It’s unclear if service from the poles would be free. It’s also too early to say how much — if anything — the plan might cost taxpayers. The idea is still in the pre-planning stages and officials are trying to determine if the idea is feasible. But the service would be part of Mayor de Blasio’s push for every city resident and business to have “affordable, reliable, high-speed” Internet service by 2025.

If it moves forward, the plan would use one of city government’s most extensive — and untapped — resources.

“The humble light pole is actually one of the city’s most crucial pieces of public infrastructure,” city spokeswoman Kate Blumm said. “We’re continuing to explore how this basic street furniture will be part of our 21st-century city.”

The city has more than 250,000 streetlights across the five boroughs. It has already allowed private companies to use or reserve about 6,400 poles for telecom equipment that enhances or creates new cellular and Web service.

Some light poles in parts of Manhattan and Brooklyn already have free city Wi-Fi. But the city said those are one-offs, independently developed on a small scale. Streetlights could also be a big moneymaker for the city. Communications companies eagerly put up a few hundred bucks a month to use a single pole already.

But proposed federal regulation might hinder the city’s scheme. The Federal Communications Commission has proposed measures that would limit how much control the city has over the streetlights, including the price companies pay to use them. Still, the city believes streetlight Wi-Fi could provide competition for traditional cable and internet providers like Spectrum and Optimum.

Ultramodern high-speed 5G service might also be offered from the poles, bypassing companies like AT&T and Verizon. The city particularly hopes to compete with Verizon, said a well-placed source familiar with the project.

When de Blasio was public advocate in 2013, he accused Verizon of excluding low-income communities from its fiber-optic FiOS service.

Last year, the city sued Verizon for breaking its promise to offer FiOS to all households. Verizon maintained it met its contract with the city by passing fiber cables by every residence, but that it doesn’t have to connect them to each individual house and apartment. The litigation is ongoing.

Source: NY Post

At this rate, it’s going to take nearly 400 years to transform the energy system

Fifteen years ago, Ken Caldeira, a senior scientist at the Carnegie Institution, calculated that the world would need to add about a nuclear power plant’s worth of clean-energy capacity every day between 2000 and 2050 to avoid catastrophic climate change. Recently, he did a quick calculation to see how we’re doing.

Not well. Instead of the roughly 1,100 megawatts of carbon-free energy per day likely needed to prevent temperatures from rising more than 2 ˚C, as the 2003 Science paper by Caldeira and his colleagues found, we are adding around 151 megawatts. That’s only enough to power roughly 125,000 homes.

At that rate, substantially transforming the energy system would take, not the next three decades, but nearly the next four centuries. In the meantime, temperatures would soar, melting ice caps, sinking cities, and unleashing devastating heat waves around the globe (see “The year climate change began to spin out of control”).

Caldeira stresses that other factors are likely to significantly shorten that time frame (in particular, electrifying heat production, which accounts for a more than half of global energy consumption, will significantly alter demand). But he says it’s clear we’re overhauling the energy system about an order of magnitude too slowly, underscoring a point that few truly appreciate: It’s not that we aren’t building clean energy fast enough to address the challenge of climate change. It’s that—even after decades of warnings, policy debates, and clean-energy campaigns—the world has barely even begun to confront the problem.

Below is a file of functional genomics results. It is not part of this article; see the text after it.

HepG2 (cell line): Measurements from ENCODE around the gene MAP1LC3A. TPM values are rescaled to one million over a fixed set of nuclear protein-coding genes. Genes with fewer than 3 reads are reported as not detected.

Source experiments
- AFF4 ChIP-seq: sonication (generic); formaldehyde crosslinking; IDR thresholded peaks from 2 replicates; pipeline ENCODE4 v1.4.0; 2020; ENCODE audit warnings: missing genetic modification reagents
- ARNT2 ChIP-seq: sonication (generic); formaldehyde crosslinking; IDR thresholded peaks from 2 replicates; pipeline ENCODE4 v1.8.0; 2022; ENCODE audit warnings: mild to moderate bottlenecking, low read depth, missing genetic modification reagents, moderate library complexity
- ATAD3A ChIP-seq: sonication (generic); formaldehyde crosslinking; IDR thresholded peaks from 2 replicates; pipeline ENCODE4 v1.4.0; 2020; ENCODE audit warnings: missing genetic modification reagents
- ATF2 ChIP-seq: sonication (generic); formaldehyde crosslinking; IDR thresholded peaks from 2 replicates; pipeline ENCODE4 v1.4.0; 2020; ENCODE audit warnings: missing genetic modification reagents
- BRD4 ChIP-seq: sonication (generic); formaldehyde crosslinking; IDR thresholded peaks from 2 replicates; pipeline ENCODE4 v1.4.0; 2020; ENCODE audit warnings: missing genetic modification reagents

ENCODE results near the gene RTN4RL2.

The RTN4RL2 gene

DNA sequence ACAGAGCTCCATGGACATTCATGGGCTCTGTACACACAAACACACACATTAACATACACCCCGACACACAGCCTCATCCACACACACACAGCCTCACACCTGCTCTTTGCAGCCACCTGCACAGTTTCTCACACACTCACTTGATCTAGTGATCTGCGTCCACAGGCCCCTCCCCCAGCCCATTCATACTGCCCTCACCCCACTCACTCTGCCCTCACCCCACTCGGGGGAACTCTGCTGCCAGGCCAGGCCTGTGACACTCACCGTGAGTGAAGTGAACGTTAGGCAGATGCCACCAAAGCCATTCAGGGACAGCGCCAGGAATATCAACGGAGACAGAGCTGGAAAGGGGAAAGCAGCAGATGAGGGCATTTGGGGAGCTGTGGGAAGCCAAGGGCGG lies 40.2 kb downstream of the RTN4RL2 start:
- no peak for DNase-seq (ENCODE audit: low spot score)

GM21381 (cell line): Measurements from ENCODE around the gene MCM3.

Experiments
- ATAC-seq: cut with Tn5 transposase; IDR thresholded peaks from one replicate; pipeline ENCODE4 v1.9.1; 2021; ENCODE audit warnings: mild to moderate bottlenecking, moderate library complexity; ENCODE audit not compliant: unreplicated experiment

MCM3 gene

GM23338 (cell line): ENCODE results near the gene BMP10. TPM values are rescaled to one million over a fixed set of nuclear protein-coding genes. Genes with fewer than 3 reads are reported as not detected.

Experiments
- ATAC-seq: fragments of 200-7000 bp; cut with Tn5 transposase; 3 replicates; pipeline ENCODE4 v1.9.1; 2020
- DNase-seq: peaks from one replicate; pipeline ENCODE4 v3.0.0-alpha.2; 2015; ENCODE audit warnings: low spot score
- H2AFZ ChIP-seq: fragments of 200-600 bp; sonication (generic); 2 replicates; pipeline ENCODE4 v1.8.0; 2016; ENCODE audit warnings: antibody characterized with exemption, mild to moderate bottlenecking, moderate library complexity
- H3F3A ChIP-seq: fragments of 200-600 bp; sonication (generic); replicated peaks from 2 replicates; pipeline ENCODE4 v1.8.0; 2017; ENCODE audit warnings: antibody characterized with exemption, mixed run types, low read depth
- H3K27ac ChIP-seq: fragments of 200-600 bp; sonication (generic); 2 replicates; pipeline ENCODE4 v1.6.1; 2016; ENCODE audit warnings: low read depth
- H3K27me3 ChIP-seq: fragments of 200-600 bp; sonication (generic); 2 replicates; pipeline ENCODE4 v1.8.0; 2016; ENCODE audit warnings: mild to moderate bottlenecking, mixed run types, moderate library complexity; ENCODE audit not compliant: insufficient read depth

The UN’s climate change body asserts that the world needs to cut as much as 70 percent of greenhouse-gas emissions by midcentury to have any chance of avoiding 2 ˚C of warming. But carbon pollution has continued to rise, ticking up 2 percent last year.

So what’s the holdup?

Beyond the vexing combination of economic, political, and technical challenges is the basic problem of overwhelming scale. There is a massive amount that needs to be built, which will suck up an immense quantity of manpower, money, and materials.

For starters, global energy consumption is likely to soar by around 30 percent in the next few decades as developing economies expand. (China alone needs to add the equivalent of the entire US power sector by 2040, according to the International Energy Agency.) To cut emissions fast enough and keep up with growth, the world will need to develop 10 to 30 terawatts of clean-energy capacity by 2050. On the high end that would mean constructing the equivalent of around 30,000 nuclear power plants—or producing and installing 120 billion 250-watt solar panels.

There’s simply little financial incentive for the energy industry to build at that scale and speed while it has tens of trillions of dollars of sunk costs in the existing system.

“If you pay a billion dollars for a gigawatt of coal, you’re not going to be happy if you have to retire it in 10 years,” says Steven Davis, an associate professor in the Department of Earth System Science at the University of California, Irvine.

It’s somewhere between difficult and impossible to see how any of that will change until there are strong enough government policies or big enough technology breakthroughs to override the economics.

Source: MIT Technology Review


Smart Energy Outlook

Smart Energy GB today publishes Smart energy outlook, the largest independent survey of national public opinion on energy and smart meters. The biannual nationwide poll into the opinions of almost 10,000 people in Great Britain, carried out by Populus, provides clear evidence that the overwhelming majority of customers who have smart meters installed in their homes are happy with them.

It comes as new official figures published by the government today show that over 11 million smart meters have now been installed in homes across Great Britain. Smart meters replace the traditional analogue meters we currently have in our homes. They enable accurate bills, near real time information on energy use and greater control over the way we buy and use energy.

Please click here to read the full report.